Eagles nest in very tall trees with clear views, Florida eagles in late fall and early winter when food is in abundance. The nests can be as much as 20 feet thick and ten feet across, and they will occupy the nest for decades. One to four eggs are laid and incubated for 33 to 35 days when the first eaglet hatches. They weigh ¼ of a pound upon hatching , within three months they have about 7,000 feathers and gain up to 12 pounds. Young eaglets are the fastest growing birds of all birds in America and leave the nest at 10-12 weeks of age. Many Florida eagles are year round residents while others migrate north as far as Canada. Today the eagles are threatened by human disturbance, habitat loss, exposure to pesticides and collisions with vehicles. It was a privilege for me to witness this amazing site. I tried to zoom in and get the best possible shots with how far up the nest was and how high the parents were flying. At one point the sun was so bright in my eyes, I was simply pointing the camera in the air and randomly snapping. I was happy to get home and find that a few in flight pictures were captured. The photos were taken with a Canon Power Shot A540 camera.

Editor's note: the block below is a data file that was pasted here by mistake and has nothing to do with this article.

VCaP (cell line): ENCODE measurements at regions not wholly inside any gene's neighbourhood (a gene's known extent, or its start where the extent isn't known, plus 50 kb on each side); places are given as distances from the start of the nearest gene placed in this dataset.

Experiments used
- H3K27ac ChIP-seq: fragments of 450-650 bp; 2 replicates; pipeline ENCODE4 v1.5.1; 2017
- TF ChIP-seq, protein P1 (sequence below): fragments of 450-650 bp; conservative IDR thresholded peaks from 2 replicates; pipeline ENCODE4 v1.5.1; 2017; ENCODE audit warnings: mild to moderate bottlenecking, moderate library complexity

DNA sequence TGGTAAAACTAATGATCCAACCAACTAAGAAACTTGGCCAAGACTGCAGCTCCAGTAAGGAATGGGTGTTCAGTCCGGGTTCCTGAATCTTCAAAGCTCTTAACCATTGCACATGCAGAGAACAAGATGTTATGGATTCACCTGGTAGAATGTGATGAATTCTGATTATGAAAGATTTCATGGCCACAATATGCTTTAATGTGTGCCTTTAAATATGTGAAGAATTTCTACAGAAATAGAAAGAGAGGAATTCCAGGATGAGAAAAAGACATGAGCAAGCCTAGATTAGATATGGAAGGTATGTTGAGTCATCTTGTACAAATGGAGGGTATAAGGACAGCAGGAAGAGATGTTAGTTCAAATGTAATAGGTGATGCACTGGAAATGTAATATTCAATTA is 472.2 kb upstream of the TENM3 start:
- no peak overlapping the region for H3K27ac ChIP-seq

Getting back to the reason for my visit to the cemetery, I also photographed an interesting part of American history, several grave stones marked with signs that read, “Former Slave.” I mean no disrespect by posting these photos. The loved ones of the deceased show honor to their ancestors and their heritage, and I have the highest respect for that homage. I hope you will enjoy seeing these photos as much as I did shooting them.
Avid Taphophile and Victorian Mourning historian, Victoriana Lady Lisa Lewis. You can find more of my cemetery visits at www.VictorianaLady.com on my Taphophilia page.